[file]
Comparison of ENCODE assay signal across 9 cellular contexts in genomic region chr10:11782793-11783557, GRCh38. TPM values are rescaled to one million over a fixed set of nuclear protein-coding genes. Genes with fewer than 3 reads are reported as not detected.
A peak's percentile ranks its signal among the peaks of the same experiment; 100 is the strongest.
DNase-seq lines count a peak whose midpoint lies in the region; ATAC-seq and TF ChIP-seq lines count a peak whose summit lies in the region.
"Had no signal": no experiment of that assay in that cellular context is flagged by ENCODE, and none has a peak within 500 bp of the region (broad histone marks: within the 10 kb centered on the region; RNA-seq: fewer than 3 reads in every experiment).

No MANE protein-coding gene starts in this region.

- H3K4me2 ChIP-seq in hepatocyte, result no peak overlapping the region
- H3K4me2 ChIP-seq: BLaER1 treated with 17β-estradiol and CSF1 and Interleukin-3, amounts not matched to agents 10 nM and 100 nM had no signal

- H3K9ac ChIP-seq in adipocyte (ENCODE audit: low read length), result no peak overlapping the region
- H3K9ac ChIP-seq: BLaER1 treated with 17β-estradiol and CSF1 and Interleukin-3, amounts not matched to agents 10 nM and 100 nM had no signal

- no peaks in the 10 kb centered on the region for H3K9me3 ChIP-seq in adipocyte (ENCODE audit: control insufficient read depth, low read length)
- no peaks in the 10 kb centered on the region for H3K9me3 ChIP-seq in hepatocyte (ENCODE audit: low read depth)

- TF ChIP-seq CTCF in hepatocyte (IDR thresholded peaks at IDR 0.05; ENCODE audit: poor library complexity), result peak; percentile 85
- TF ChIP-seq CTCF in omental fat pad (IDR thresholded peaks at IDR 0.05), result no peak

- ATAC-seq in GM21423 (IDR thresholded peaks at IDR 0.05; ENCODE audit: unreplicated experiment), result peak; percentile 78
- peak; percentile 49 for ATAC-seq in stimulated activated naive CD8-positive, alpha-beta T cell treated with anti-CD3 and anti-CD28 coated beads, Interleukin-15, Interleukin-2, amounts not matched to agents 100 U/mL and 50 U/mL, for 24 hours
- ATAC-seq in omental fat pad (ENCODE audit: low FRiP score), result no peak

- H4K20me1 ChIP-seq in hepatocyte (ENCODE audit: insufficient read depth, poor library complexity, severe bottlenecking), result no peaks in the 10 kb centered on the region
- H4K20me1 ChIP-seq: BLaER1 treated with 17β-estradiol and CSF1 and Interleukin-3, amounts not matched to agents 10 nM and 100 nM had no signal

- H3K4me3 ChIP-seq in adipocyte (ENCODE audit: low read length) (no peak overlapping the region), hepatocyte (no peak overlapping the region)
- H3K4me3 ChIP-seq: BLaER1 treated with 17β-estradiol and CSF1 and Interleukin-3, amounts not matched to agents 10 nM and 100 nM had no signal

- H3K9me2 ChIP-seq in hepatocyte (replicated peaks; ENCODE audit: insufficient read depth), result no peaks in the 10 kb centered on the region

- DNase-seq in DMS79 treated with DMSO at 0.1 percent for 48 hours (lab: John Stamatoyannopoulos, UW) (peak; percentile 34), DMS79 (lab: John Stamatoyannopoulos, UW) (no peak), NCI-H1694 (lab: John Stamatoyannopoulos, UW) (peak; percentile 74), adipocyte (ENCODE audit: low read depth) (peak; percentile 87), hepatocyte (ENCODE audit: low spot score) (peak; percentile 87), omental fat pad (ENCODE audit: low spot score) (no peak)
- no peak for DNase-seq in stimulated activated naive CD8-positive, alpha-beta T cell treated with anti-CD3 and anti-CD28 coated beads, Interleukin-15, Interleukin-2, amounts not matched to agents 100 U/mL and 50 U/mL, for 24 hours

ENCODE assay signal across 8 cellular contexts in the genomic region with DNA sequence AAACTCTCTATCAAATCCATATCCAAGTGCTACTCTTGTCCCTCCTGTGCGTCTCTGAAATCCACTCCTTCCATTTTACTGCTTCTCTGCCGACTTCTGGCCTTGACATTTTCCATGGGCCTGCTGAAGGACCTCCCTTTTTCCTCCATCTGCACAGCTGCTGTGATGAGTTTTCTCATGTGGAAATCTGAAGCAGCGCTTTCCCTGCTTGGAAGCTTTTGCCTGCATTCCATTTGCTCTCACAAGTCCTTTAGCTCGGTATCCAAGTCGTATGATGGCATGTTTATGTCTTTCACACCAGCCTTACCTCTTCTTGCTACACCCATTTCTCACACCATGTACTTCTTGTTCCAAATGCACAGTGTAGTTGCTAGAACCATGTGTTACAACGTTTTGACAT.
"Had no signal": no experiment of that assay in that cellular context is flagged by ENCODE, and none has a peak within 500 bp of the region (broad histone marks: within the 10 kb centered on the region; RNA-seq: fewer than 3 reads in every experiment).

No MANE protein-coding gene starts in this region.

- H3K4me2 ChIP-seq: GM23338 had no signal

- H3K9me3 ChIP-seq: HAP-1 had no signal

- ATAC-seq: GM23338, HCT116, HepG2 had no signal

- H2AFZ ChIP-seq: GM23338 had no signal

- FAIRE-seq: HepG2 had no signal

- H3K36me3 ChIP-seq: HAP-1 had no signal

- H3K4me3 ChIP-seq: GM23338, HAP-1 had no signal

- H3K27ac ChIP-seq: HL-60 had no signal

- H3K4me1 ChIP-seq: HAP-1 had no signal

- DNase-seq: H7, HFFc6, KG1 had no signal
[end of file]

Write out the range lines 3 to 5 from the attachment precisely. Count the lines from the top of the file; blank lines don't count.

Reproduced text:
DNase-seq lines count a peak whose midpoint lies in the region; ATAC-seq and TF ChIP-seq lines count a peak whose summit lies in the region.
"Had no signal": no experiment of that assay in that cellular context is flagged by ENCODE, and none has a peak within 500 bp of the region (broad histone marks: within the 10 kb centered on the region; RNA-seq: fewer than 3 reads in every experiment).

No MANE protein-coding gene starts in this region.